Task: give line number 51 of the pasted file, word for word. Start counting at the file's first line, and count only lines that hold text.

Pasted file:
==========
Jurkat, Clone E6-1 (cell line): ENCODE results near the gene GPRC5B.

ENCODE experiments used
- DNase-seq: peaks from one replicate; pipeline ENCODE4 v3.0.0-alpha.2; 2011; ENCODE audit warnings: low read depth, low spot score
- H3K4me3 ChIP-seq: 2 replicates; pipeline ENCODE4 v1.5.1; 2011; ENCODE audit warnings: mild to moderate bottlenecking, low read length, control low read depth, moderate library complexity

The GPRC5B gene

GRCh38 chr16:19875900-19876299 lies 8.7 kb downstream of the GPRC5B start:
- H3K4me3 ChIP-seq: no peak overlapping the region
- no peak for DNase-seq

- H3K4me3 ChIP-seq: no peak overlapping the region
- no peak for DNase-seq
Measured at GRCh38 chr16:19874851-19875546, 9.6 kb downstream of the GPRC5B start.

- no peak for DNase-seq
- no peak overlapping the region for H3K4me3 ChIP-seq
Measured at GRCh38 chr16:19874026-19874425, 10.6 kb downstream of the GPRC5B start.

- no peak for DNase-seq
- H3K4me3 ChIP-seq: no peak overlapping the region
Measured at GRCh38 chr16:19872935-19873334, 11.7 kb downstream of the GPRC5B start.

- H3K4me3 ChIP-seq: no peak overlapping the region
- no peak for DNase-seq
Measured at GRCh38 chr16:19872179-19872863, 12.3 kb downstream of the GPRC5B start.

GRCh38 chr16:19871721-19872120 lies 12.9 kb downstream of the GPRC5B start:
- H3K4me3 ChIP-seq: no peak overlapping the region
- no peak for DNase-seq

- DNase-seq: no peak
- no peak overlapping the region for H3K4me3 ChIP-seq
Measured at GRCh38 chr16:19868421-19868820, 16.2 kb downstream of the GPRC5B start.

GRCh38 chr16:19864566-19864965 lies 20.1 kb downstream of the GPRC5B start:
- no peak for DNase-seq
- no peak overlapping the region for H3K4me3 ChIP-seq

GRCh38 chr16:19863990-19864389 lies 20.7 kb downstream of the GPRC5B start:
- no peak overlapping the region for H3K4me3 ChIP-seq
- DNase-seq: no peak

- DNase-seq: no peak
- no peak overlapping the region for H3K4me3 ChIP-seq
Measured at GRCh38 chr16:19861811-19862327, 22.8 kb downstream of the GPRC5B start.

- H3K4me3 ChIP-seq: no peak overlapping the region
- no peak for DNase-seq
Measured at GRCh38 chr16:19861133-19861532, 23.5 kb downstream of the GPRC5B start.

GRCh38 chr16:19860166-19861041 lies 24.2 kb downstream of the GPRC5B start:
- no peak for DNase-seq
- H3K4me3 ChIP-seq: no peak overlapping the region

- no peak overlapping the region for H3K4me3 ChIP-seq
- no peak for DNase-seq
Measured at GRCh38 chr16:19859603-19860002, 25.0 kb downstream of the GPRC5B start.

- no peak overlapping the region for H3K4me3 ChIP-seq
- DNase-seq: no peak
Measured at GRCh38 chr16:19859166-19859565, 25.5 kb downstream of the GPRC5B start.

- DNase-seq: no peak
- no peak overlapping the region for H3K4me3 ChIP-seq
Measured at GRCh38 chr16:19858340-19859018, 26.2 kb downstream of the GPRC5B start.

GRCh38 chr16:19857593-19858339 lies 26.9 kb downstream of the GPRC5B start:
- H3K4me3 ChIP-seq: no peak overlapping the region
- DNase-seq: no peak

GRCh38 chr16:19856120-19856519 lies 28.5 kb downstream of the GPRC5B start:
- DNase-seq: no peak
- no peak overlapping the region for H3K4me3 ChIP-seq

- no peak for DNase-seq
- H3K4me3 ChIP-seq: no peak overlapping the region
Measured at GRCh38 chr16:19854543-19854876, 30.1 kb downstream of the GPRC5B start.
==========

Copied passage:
GRCh38 chr16:19857593-19858339 lies 26.9 kb downstream of the GPRC5B start: